Genre | Historical Fiction
Page #s | 260
Publishing Date | September 2021
Lauren Groff returns with her exhilarating first new novel since the groundbreaking Fates and Furies.
Cast out of the royal court by Eleanor of Aquitaine, deemed too coarse and rough-hewn for marriage or courtly life, 17-year-old Marie de France is sent to England to be the new prioress of an impoverished abbey, its nuns on the brink of starvation and beset by disease.
At first taken aback by the severity of her new life, Marie finds focus and love in collective life with her singular and mercurial sisters. In this crucible, Marie steadily supplants her desire for family, for her homeland, for the passions of her youth with something new to her: devotion to her sisters, and a conviction in her own divine visions. Marie, born the last in a long line of women warriors and crusaders, is determined to chart a bold new course for the women she now leads and protects. But in a world that is shifting and corroding in frightening ways, one that can never reconcile itself with her existence, will the sheer force of Marie’s vision be bulwark enough?
Equally alive to the sacred and the profane, Matrix gathers currents of violence, sensuality, and religious ecstasy in a mesmerizing portrait of consuming passion, aberrant faith, and a woman that history moves both through and around. Lauren Groff’s new novel, her first since Fates and Furies, is a defiant and timely exploration of the raw power of female creativity in a corrupted world.
I read this book shortly after reading Thomas Cahill’s nonfiction book Mysteries of the Middle Ages: The Rise of Feminism, Science and Art, and WOW is that a great combination! In Matrix, historical figures are fictionalized and fleshed out in a way that makes the time period (early 12th century) accessible and relatable.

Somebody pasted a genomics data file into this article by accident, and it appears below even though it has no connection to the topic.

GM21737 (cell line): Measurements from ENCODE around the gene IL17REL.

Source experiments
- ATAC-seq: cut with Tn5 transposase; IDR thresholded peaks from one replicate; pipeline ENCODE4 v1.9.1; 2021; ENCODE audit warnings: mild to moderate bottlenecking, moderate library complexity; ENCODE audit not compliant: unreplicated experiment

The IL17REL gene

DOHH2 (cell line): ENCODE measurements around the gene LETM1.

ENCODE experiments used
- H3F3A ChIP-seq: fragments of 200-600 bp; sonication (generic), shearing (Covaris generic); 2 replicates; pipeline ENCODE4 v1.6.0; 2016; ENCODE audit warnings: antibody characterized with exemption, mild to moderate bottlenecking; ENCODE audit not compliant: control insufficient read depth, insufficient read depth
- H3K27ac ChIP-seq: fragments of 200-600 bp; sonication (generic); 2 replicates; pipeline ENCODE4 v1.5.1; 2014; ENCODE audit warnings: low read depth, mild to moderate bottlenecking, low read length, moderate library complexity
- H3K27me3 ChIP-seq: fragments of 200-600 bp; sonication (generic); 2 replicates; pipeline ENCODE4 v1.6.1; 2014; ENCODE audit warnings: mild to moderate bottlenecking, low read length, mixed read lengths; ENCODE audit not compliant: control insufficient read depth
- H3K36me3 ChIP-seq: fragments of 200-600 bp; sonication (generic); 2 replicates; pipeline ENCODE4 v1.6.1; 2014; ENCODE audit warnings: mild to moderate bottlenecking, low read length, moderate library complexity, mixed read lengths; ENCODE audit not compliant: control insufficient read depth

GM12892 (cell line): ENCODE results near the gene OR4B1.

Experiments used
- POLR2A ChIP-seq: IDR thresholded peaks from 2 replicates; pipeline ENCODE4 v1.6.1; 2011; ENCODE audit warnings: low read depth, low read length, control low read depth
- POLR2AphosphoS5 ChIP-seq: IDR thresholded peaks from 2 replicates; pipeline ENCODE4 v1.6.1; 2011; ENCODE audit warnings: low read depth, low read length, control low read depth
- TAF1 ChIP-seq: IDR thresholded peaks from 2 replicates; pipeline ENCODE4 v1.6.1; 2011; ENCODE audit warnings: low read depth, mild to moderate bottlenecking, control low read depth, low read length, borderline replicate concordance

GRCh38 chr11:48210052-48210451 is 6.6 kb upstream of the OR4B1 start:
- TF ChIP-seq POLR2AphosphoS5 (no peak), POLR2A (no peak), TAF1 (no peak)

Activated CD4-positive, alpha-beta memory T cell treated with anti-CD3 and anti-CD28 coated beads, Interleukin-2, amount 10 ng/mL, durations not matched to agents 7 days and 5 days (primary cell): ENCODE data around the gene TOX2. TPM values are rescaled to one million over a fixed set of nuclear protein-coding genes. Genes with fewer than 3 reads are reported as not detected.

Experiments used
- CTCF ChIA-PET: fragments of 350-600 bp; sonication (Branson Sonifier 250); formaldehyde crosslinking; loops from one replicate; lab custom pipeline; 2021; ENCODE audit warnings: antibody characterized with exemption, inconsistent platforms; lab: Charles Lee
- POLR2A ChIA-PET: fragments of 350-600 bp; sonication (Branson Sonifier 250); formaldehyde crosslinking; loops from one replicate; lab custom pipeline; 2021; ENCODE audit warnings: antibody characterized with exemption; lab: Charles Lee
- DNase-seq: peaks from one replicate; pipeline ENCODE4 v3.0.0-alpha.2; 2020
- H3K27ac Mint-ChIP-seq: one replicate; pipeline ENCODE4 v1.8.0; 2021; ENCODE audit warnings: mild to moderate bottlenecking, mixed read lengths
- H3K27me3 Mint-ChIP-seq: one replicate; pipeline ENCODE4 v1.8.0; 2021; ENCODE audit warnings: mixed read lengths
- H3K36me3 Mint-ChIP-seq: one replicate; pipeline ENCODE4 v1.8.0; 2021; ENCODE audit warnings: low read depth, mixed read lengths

Marie has the misfortune to be both a bastardess and as a tall, masculine woman. She is therefore exiled from polite society to an abbey, where she finds she is able to wield female power in a time when women were powerless. Echoing the historical figure of Hildegard of Bingen, Marie raises her abbey from obscurity to influence and deals with the subsequent discontent this raises. It’s an awesome example of historical feminism that is not anachronistic.
In fact, this book is as much about life in the middle ages as it is about Marie; the joys and, more often, the squalor of life is vividly portrayed, and the threat of death from the simplest of sources is ever-present. Additionally, Marie is not a religious woman, but religion is baked into the fabric of society and is therefore inescapable. She grows to love the abbey and its nuns, and her relationship to visions and sacraments walks a fascinating fine line between appreciation and power.
This is a blog about queer books, and so far this review might seem to imply a lack of queerness. Don’t worry! The abbey is full of women who have pledged themselves to chastity, but the medieval conception of this promise is limited to foregoing the pleasures of men. My absolute favorite part is the portrayal of courtly love from a woman’s point of view, as Marie loves Queen Eleanor of Aquitaine from afar and with all the devotion of the most loyal knight.
Who Do I Recommend This Book To?
Matrix is a nerdy book, but it’s going to fulfill a very specific niche for my sapphic history buffs!
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